Refactoring StateNotifier test and writing Notifier unit test


import 'package:either_dart/either.dart';
import 'package:flutter_test/flutter_test.dart';
import 'package:hooks_riverpod/hooks_riverpod.dart';
import 'package:mocktail/mocktail.dart';
import 'package:myapp/features/auth/data/repository/auth_repository.dart';
import 'package:myapp/features/auth/domain/notifiers/auth_state.dart';
import 'package:myapp/features/auth/domain/notifiers/auth_state_notifier.dart';

class MockAuthRepository extends Mock implements AuthRepository {}

void main() {
late AuthRepository authRepository;
late ProviderContainer providerContainer;

setUp(() {
authRepository = MockAuthRepository();
providerContainer = ProviderContainer(overrides: [
authStateNotifierProvider
.overrideWith((ref) => AuthStateNotifier(authRepository)),
]);
});

group('login({String email, String password})', () {
test(
'executes success flow',
() async {
when(() => authRepository.login(email: 'email@example.com', password: 'password'))
.thenAnswer((_) async => const Right(null));

final authStates = <AuthState>[];
final authStateNotifier =
providerContainer.read(authStateNotifierProvider.notifier);
authStateNotifier.addListener(
(state) => authStates.add(state),
fireImmediately: false,
);
await authStateNotifier.login(email: 'email@example.com', password: 'password');
expect(
[
const AuthStateAuthenticating(),
const AuthStateAuthenticated(),
],
authStates,
);
},
);
});
}

When we removed the state_notifier_test package, we had to manually collect AuthStateNotifier’s state changes in one simple list by listening to state changes via StateNotifier’s addListener method. Everything else could almost stay the same, we just didn’t have stateNotifierTest’s method callbacks anymore, but had to write everything in the body of Flutter’s test method. With this refactor finished, it was a way clearer what needs to be done to write a working unit test for our new AuthNotifier’s login method.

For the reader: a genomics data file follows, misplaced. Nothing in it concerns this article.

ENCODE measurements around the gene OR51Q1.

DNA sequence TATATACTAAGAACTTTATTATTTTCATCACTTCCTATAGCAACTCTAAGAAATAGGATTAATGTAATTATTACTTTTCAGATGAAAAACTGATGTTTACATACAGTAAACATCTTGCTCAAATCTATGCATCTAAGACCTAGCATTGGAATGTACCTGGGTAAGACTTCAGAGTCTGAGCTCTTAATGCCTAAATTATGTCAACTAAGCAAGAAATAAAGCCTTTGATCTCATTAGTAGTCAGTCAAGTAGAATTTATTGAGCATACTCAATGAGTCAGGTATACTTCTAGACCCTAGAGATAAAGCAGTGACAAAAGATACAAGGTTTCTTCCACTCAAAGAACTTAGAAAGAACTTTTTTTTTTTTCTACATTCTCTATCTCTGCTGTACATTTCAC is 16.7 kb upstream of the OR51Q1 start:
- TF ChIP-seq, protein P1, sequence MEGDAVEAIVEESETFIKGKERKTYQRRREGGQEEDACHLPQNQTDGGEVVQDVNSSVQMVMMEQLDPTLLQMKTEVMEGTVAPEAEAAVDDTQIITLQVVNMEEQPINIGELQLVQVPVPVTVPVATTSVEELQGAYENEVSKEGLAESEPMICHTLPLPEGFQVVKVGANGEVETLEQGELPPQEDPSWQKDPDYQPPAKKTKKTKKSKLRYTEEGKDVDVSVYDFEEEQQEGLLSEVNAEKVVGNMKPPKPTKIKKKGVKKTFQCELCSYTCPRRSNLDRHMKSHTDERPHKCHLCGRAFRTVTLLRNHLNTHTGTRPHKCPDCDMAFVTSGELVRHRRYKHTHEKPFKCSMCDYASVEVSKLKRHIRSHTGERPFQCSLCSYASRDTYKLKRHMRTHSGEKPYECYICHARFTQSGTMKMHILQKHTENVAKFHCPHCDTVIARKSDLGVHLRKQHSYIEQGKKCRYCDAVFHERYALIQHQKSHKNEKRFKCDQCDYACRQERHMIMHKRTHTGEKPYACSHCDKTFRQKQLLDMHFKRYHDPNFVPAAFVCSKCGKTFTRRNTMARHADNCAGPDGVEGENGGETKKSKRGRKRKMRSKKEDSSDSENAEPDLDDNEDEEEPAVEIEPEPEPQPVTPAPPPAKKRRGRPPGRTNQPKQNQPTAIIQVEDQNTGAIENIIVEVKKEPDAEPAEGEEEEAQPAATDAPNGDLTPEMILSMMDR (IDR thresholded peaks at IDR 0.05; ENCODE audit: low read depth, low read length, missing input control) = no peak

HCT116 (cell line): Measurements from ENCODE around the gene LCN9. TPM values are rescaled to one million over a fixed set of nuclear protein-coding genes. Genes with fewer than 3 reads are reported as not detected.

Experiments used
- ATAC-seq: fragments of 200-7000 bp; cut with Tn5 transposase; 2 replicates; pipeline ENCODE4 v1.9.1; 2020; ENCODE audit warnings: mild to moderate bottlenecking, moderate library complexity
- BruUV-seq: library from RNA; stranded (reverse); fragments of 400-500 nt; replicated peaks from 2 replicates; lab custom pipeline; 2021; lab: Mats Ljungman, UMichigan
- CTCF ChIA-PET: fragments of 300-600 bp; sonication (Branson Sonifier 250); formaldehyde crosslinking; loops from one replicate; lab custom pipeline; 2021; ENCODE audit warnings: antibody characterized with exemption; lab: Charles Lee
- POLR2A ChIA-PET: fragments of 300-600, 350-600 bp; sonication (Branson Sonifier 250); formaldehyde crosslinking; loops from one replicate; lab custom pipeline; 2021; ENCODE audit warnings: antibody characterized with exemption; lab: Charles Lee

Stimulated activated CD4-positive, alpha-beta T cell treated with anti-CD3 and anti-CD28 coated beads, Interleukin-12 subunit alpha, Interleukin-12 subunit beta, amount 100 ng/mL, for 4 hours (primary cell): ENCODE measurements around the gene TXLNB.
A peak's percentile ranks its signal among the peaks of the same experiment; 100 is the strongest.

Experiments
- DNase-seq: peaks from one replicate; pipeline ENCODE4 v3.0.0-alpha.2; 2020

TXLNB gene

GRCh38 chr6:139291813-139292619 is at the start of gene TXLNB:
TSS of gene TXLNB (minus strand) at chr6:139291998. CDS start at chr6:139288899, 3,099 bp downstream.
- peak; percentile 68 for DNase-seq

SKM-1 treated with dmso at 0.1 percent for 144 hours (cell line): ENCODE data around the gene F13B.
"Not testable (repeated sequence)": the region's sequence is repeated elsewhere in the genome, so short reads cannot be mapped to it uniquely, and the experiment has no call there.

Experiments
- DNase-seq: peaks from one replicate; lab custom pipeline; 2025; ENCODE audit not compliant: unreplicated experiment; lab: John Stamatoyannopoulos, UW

Instead of calling the addListener method on the StateNotifier instance, the Notifier class doesn’t have an addListener method but we could utilize the listen method directly on the ProviderContainer instance (similar to WidgetRef or Ref listen method which are used more often in the code). fireImmediately parameter serves if we want to get the initial state that was set before we called the listen method, in this case we don’t need it and can be set as false.


All the rest stays the same and that was everything needed to be done to finish the migration from StateNotifier to Notifier and its accompanying unit test.


Conclusion


In a few chapters and code snippets, we showed what was necessary to migrate StateNotifier class implementation and its unit test to Notifier. Regarding Notifier and its unit test, the same would apply also for AsyncNotifier, the only difference is that there, you would update AsyncValue instead of custom state, in our case, AuthState.


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ABOUT AUTHOR
Ivan Celija

Ivan Celija

Mobile Developer

Ivan is a senior Flutter developer at Q, with over 5 years of experience in Flutter development and prior expertise in native iOS and Android. When not working, Ivan enjoys reading a good book, taking long walks, and watching football matches or F1 races.